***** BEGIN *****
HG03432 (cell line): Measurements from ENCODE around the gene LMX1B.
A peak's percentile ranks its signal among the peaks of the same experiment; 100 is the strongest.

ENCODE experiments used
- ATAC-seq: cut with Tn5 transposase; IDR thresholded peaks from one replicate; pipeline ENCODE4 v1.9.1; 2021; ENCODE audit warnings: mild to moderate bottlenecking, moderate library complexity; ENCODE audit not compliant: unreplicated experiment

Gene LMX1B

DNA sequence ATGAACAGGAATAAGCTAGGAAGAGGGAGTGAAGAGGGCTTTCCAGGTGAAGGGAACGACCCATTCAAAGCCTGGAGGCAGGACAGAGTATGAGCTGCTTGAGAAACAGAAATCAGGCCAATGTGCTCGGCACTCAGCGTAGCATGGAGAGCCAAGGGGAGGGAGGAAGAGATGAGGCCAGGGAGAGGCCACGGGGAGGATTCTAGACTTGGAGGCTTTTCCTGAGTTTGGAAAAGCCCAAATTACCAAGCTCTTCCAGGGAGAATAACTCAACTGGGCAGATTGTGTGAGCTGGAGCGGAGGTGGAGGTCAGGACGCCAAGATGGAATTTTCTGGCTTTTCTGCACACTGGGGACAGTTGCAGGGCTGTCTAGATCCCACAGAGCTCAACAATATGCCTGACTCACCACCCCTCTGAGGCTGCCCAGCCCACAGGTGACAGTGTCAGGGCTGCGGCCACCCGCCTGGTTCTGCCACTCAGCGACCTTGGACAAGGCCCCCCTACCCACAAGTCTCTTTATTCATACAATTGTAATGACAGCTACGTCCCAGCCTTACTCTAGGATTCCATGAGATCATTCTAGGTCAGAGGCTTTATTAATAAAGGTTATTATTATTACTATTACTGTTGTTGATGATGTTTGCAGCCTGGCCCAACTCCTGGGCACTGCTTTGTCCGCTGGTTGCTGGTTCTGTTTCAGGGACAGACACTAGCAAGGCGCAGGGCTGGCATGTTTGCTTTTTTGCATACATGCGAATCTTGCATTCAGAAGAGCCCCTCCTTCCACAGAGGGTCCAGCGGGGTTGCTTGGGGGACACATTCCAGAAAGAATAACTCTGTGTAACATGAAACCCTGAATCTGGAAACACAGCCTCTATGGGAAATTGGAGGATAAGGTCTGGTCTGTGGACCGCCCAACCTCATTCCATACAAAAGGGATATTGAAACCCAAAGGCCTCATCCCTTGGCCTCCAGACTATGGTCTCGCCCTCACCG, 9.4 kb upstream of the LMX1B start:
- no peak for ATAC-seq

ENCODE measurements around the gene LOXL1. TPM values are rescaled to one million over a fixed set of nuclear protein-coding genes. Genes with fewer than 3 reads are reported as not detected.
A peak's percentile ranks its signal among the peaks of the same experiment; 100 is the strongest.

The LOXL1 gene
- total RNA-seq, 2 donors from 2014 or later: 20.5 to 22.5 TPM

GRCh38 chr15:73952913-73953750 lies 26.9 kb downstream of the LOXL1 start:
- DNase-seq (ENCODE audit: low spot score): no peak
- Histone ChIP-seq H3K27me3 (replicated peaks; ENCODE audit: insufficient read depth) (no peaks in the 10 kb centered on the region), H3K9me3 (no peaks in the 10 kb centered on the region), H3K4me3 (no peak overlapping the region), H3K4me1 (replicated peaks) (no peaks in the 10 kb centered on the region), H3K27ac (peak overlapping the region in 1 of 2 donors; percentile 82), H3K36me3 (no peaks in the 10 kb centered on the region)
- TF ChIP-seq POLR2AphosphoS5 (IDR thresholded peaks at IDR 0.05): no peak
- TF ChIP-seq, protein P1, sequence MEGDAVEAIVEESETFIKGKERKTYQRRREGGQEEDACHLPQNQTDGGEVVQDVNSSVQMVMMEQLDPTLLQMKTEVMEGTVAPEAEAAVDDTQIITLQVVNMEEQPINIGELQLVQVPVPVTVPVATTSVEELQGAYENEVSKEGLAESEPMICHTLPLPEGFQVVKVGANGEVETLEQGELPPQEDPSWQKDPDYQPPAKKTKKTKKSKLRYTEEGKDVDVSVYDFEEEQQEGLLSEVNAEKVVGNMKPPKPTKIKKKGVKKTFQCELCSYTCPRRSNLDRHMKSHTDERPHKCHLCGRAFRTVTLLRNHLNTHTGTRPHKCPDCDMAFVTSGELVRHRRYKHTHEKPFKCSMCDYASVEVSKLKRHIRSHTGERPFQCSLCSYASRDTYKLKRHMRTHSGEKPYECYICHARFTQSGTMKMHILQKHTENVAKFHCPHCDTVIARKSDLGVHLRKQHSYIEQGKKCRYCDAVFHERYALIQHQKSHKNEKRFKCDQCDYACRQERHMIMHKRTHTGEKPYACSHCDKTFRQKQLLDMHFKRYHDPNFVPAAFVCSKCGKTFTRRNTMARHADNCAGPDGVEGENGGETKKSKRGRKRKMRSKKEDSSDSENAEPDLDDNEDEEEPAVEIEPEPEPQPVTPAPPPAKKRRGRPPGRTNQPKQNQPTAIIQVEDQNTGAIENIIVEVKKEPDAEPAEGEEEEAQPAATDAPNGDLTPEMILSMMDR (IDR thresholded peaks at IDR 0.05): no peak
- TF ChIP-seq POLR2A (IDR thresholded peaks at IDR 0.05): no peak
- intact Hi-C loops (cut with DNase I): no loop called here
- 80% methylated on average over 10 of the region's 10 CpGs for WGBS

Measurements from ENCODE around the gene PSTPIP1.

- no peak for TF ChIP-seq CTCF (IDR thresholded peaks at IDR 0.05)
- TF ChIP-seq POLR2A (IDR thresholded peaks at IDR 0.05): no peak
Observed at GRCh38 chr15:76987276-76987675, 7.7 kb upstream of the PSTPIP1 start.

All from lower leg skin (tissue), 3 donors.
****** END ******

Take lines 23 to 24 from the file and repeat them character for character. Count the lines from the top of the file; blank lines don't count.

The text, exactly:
Observed at GRCh38 chr15:76987276-76987675, 7.7 kb upstream of the PSTPIP1 start.

All from lower leg skin (tissue), 3 donors.